Despite its limitations, you may want to use this guide for group study and discussion. You will learn exciting things from the discoveries of others. You Bible study leaders, pastors, teachers, and priests can be especially helpful as you lead your groups in learning to dig into the Scriptures to ferret out gems of wisdom they have never seen before. How exciting your people will find it to get beyond spoon-fed explanations and fill-in-the-blank formulas. By leading them into self-discovery, you will watch them blossom into increasingly perceptive students of the Bible.
The what is up to you!
I said earlier that we would look at the who, when, and why of the books of the New Testament. You may have noticed one journalistic “w” that was glaringly missing—the what.
What each book of the New Testament has to say—its meaning, its importance, its application—will be your part of the assignment. That is what self-discovery means. We have to read these New Testament documents for ourselves to see what we discover in them—just like the first century Christians did.
What is the resulting impact on my faith and my perspective of the Bible?
Answering those questions will be up to you. Happy discovering!
— A Window into Reading the Bible for the Big Picture —
A Personal Word of Dedication
To the memory of John Robert Carter (1921-2007)
Every beginning effects what eventually comes to be written. Ken Taylor originally began the Living Bible to help his own children understand the Bible more clearly. Who could have foreseen what it would ultimately become? William Barclay speaks of his New Testament translation and Daily Study Bible commentaries beginning , as he says, “by accident.”
The Eyewitness Bible had similar origins. I began writing Introductions to the books of the Bible simply for the family and friends of my father-in-law some three weeks after he passed into the next life to be with the One who had been his Lord for over sixty years. I envisioned the project as a private tribute in which those of us who loved him could participate together in honoring a man who was devoted to the Bible and read it through yearly.
The project, however, quickly took on a life of its own. Many joined us along the way, receiving emailed or printed copies of each book of the Bible as we completed them. Gradually readers encouraged us to make it more widely available.
Thus, we now invite you to participate in what began simply as one family’s Bible reading project in honor of my wife’s father, a man whose memory we cherish and whose love for and devotion to God’s Word was an inspiration to all who knew him. Though the format has changed, the content of what follows is much the same, with minor editing, as we used these Introductions to accompany our reading of the New Testament.
My father-in-law, Bob Carter was an active Gideon for many years. After his passing, I was struck anew by something we already knew but which became suddenly newly alive in his death. That was his lifelong love for the Bible as God’s Word.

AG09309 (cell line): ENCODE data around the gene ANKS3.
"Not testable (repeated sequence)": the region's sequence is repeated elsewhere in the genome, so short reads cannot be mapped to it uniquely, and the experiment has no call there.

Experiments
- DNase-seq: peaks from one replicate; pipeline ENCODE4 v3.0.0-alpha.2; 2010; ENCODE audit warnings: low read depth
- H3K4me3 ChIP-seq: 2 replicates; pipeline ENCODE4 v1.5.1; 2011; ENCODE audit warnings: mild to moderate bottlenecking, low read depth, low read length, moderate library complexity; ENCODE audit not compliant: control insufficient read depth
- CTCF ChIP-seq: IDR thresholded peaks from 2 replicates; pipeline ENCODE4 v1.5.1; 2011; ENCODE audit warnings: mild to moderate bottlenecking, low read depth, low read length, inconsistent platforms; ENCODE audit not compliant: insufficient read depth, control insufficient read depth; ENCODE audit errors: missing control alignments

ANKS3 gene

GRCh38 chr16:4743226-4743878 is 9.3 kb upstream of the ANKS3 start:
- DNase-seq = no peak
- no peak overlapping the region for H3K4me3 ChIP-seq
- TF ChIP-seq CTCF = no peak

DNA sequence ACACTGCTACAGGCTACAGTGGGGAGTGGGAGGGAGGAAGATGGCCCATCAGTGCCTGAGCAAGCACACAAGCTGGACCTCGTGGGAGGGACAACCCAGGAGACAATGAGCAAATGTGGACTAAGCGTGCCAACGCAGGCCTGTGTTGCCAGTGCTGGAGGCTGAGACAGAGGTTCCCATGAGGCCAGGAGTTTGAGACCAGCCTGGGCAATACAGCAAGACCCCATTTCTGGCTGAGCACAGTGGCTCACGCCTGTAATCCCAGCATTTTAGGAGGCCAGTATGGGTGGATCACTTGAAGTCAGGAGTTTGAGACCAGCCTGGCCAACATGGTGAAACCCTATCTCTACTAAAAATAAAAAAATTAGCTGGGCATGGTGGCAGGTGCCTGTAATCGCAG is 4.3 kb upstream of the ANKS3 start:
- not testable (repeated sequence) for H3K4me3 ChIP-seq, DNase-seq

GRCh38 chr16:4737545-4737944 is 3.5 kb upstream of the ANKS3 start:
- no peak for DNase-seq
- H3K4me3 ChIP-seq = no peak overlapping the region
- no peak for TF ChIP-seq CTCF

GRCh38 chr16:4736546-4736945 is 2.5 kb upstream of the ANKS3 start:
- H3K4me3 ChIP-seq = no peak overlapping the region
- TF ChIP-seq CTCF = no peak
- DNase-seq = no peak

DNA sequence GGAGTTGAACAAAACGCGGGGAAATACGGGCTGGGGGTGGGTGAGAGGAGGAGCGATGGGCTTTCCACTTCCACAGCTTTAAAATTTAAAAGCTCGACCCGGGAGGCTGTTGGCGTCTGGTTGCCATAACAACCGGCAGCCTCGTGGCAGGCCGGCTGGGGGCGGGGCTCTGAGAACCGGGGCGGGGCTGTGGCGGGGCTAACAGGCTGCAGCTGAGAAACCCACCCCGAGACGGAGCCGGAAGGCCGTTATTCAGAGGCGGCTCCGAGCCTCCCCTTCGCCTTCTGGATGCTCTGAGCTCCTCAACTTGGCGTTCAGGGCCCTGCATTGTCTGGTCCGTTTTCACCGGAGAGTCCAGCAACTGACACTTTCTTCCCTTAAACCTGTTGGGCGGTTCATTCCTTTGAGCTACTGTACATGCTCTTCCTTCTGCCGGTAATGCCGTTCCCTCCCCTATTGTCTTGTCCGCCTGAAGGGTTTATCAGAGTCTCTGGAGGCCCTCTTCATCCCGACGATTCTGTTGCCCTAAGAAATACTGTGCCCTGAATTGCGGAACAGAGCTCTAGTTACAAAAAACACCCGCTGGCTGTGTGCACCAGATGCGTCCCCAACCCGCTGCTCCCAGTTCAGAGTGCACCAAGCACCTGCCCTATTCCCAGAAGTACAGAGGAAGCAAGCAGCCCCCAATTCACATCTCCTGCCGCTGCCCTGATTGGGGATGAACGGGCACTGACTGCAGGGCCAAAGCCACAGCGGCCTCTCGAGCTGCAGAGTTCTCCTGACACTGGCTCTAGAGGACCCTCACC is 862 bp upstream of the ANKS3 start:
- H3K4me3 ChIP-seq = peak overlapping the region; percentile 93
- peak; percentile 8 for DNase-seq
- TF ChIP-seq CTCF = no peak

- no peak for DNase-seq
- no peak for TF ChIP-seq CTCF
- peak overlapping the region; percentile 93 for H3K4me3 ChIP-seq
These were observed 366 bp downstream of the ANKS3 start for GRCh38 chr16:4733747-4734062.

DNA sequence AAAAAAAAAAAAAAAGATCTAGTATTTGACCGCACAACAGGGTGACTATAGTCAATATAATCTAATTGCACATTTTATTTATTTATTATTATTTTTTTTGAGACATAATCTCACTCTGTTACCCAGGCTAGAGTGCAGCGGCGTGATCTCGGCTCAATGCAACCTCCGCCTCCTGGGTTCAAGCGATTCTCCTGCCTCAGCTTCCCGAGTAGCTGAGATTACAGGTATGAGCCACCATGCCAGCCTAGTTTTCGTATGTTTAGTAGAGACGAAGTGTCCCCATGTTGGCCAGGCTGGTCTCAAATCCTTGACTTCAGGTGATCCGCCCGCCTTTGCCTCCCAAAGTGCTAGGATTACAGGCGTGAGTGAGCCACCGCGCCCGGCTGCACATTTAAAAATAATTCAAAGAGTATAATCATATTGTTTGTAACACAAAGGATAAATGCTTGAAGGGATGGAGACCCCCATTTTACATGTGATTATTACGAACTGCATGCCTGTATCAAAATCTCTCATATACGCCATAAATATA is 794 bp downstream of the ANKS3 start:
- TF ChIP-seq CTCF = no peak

More important even than his work placing Bibles in motels and hospitals, Bob read and studied the Bible. He read the Bible through most every year, often in a different edition, many that had come from our own Christian bookstore. This had particular meaning for me as we went through Bob’s things after his death. We found Bibles all over the house—in book cases, on shelves, on his nightstand, down in his basement workshop—marked up in his own hand. It was with great affection that I gathered these six or eight tattered, worn Bibles, realizing what a legacy Bob had left behind. Nearly every one had a Gideon yearly Bible reading schedule inside it. At Bob’s memorial service, the pastor read from the Bible that Bob had been reading just weeks before. The Gideon reading schedule was in the book of James as a bookmark, for the date Nov. 23—apparently the last day Bob had been able to keep up with the year’s reading. He went home to be with God sixteen days later.
Down in his workshop another Bible was opened on his workbench to 2 Thessalonians (where he had been in the Gideons schedule in late October when he stopped being able to get down the stairs regularly), surrounded by scriptural notes and references taped or pinned up around his work area. He and I went down to the basement together on Thanksgiving day, the last time he saw the workshop he loved so much. It was more than a workshop, it was his sanctuary, his prayer closet. After he was gone, whenever I went downstairs it was with the sense of entering hallowed ground. Evidences of a life of Bible reading were everywhere! It was a workshop filled with sawdust and dirt and drills and saws and wrenches and oil cans and such an array of tools that I didn’t know what half of them were. Yet amid the constant projects in progress, it truly was a place where Bob spent time with God, and in God’s Word. I found it wonderful to touch that part of my father-in-law’s life. No wonder the man we knew and loved continued to grow and develop as a man of God to the very end of his earthly life. What a wonderful legacy to leave behind!
Bob’s Bible reading regimen had a profound impact on me in the subsequent weeks. That’s when Judy and I decided to make the commitment, in honoring to a man we deeply respected, to follow his example and read the Bible through again the following year.
As an alternative to the usual method of reading straight through from Genesis to Revelation, instead we read the books in the order in which each was written. We tried to approach the Bible from a fresh perspective, encountering the writings as they first came into circulation.
God bless all of you who join us in this Bible reading adventure.